The restructuring of the eurozone and its debt is inevitable, as today’s Irish bailout details have shown. The questions now are which areas, how much and when.
If debt is a promise to borrow a sum and repay it with interest, the eurozone has clearly discarded its pledges. On their own, massive spending cuts will hit the eurozone’s revenues and reduce its capacity for payment, as Ireland has proved.
Under current market conditions, Greece, Ireland, Portugal and Spain are unlikely to pay back lenders in full, especially as they and their troubled institutions owe them multiples of their own GDP.
As a result, debt restructuring has already started. As authorities bailed out Ireland, Anglo Irish Bank agreed a voluntary debt swap with its lenders. In certain areas, the swap reduced Anglo Irish’s repayments by 80%.
Under the terms of Ireland’s bailout announced today, junior lenders to Irish banks are due to take more pain. According to Reuters, senior bondholders are ringfenced – as are lenders to the Irish government. But it is questionable whether such deals will be sustainable, given the magnitude of debt outstanding.
Agreeing voluntary debt swaps may hurt pension funds and banks, which may have to cut their pension offers and lending to their customers. But willing action now could be far better than the alternative. (article continues below)
The European Financial Stability Fund (EFSF), Europe’s bailout authority, is offering investors such attractive terms that they are fleeing the debt of potential bailout recipients.
For investors who see Greece, Ireland, Portugal and Spain as a bombed-out opportunity, the EFSF is a much better way of playing it.
If you can invest in AAA-rated bailout debt from the EFSF, guaranteed by powerful nations like Germany, why invest in the bonds of potential bailout recipients?
Haircuts would the polite way of phrasing it – “off with their heads” would be more appropriate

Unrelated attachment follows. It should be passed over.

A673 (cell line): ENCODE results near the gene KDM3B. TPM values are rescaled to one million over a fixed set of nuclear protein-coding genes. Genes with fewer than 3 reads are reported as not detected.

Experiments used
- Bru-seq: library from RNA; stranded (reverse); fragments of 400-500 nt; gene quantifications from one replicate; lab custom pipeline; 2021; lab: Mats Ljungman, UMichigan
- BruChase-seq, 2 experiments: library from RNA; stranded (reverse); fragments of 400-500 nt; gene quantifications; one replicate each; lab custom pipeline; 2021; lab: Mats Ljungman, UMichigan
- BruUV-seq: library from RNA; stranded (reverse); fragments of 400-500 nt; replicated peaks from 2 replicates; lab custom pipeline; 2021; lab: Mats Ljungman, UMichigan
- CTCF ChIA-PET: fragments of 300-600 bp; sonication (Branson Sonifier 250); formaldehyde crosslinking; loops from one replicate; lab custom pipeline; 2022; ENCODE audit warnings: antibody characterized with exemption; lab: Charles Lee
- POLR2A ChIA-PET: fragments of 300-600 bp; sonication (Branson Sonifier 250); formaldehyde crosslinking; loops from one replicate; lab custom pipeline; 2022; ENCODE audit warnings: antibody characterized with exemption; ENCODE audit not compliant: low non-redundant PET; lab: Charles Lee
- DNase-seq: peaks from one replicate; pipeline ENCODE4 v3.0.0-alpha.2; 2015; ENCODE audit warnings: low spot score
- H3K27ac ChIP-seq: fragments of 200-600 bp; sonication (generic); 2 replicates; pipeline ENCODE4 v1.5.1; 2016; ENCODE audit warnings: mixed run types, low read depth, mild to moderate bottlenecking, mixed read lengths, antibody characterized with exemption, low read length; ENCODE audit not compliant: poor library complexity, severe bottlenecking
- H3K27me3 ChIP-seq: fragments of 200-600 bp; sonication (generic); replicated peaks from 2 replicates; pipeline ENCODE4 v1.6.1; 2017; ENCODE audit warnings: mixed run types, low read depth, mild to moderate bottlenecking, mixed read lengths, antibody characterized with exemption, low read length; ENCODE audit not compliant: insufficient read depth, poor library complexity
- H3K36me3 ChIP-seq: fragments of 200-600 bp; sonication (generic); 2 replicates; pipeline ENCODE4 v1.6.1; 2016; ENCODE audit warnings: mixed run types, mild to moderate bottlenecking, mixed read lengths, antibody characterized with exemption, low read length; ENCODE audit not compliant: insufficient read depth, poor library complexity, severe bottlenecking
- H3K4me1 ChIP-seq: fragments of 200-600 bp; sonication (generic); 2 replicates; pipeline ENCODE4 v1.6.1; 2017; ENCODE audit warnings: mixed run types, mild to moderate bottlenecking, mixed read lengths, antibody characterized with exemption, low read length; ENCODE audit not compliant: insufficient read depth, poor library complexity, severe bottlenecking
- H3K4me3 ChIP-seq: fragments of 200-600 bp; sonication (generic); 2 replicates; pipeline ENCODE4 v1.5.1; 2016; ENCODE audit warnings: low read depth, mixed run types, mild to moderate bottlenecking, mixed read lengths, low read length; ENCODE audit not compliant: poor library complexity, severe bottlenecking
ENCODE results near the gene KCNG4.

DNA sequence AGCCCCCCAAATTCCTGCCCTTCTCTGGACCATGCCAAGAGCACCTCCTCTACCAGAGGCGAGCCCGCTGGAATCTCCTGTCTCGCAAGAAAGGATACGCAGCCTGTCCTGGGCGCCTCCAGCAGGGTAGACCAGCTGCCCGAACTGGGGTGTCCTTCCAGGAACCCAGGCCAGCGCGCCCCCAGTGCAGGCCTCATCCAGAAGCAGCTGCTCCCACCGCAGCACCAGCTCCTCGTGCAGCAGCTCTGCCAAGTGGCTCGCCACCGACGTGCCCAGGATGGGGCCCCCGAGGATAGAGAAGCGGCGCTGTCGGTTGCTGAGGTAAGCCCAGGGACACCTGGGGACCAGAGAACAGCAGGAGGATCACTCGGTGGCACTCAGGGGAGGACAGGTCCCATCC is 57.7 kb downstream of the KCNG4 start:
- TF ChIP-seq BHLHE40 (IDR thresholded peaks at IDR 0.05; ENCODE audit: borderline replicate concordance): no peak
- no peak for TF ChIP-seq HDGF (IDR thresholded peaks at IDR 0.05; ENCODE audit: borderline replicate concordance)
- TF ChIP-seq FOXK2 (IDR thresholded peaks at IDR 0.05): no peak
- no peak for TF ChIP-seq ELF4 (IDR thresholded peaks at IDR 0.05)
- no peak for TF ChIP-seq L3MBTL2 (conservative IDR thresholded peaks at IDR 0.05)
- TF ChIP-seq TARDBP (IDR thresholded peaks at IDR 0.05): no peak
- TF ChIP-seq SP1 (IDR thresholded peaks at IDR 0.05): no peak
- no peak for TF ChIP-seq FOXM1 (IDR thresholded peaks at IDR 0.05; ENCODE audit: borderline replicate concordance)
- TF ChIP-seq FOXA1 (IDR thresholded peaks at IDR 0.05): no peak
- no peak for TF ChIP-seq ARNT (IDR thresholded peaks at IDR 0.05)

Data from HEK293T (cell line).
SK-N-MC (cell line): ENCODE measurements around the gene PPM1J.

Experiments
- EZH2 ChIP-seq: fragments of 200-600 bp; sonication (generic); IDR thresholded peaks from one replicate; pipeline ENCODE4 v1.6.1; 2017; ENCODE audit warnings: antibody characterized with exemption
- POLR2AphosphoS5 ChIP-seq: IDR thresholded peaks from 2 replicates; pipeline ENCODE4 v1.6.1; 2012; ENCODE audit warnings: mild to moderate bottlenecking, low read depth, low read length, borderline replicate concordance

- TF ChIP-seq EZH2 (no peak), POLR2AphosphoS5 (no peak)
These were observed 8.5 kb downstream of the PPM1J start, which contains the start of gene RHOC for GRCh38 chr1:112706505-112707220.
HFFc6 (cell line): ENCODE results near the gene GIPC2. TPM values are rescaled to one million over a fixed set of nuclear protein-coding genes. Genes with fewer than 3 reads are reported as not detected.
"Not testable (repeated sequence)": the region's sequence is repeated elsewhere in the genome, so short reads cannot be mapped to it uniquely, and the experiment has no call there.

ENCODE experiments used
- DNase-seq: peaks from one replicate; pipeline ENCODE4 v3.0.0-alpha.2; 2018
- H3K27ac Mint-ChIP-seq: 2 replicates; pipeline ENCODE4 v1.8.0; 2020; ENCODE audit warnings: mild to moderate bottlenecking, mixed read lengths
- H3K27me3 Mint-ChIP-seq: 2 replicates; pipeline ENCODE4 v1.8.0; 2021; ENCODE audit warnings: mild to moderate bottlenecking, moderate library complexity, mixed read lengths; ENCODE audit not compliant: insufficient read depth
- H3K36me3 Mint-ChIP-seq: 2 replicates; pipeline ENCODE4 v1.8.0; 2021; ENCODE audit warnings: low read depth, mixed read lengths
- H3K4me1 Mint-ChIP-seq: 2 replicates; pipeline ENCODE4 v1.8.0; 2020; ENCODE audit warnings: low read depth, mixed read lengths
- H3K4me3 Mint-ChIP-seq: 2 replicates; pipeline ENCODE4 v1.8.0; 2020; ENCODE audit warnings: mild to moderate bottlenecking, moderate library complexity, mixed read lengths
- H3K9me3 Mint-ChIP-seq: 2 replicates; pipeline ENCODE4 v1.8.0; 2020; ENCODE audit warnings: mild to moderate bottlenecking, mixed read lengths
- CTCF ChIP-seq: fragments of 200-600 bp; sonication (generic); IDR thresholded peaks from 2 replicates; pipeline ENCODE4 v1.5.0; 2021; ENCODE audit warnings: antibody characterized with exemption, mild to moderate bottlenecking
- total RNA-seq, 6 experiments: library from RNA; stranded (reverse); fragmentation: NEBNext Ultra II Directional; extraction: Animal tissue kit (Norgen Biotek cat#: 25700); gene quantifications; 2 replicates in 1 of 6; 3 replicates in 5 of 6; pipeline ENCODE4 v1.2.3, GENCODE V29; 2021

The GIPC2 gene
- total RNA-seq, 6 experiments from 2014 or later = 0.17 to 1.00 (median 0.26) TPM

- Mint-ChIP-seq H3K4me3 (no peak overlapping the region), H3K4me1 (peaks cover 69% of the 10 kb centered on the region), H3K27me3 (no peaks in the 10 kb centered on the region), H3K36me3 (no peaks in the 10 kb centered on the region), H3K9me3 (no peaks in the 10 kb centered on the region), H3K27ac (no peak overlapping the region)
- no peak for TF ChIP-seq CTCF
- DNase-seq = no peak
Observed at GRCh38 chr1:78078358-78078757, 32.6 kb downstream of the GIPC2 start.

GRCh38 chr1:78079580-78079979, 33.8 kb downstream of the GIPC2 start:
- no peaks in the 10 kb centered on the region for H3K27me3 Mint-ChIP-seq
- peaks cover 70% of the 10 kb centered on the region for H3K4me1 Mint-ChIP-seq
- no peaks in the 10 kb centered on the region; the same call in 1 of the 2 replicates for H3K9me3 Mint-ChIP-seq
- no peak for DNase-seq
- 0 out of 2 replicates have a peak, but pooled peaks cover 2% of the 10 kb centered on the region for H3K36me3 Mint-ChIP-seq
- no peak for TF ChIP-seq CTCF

The EFSF gives investors the chance to cast a no-brainer vote in favour of bailouts and a fiscal union for the eurozone, where the budgets and debt of peripheral nations are centrally controlled.
Following events in Greece and Ireland, a bailout of Portugal now looks almost unstoppable. Spain is looming round the corner. To avoid an austerity death spiral, the EFSF and the IMF are unlikely to agree to repay both their lenders and their banks’ lenders in full. They will instead agree discounted repayments that will cause the minimum of contagion.
At that stage, whether the discounts are voluntary will make little difference. Bonds will be herded into a foot-and-mouth-style abattoir and slaughtered. Haircuts would the polite way of phrasing it – “off with their heads” would be more appropriate.
If the Greek and Irish model is used, the bailout of Spain will be the size of the Troubled Asset Relief Programme after the Lehman bankruptcy. It seems doubtful the international community will be able to pay for this without a large-scale debt restructuring.
If the restructuring required is on a Lehman scale, institutions accepting discounts would sell stocks and debt worldwide. Traders and shorter-term investors would follow. Corporate earnings may not dip catastrophically – the world could avoid a double-dip recession – but the market’s rating of them would decline.
Lenders to the EFSF and the IMF, by contrast, are unlikely to be affected. Authorities are unlikely to encourage lenders to bailout mechanisms by offering them discounted repayments. In the case of EFSF, repayment is guaranteed by the eurozone. Any discounts would be visited on eurozone governments, not lenders.
After the flood, the rainbow would be a federal eurozone bond market, which could cover all members, including Italy, France and Germany. The only question would be whether eurozone citizens would tolerate central control over their budgets and, by extension, the euro system itself.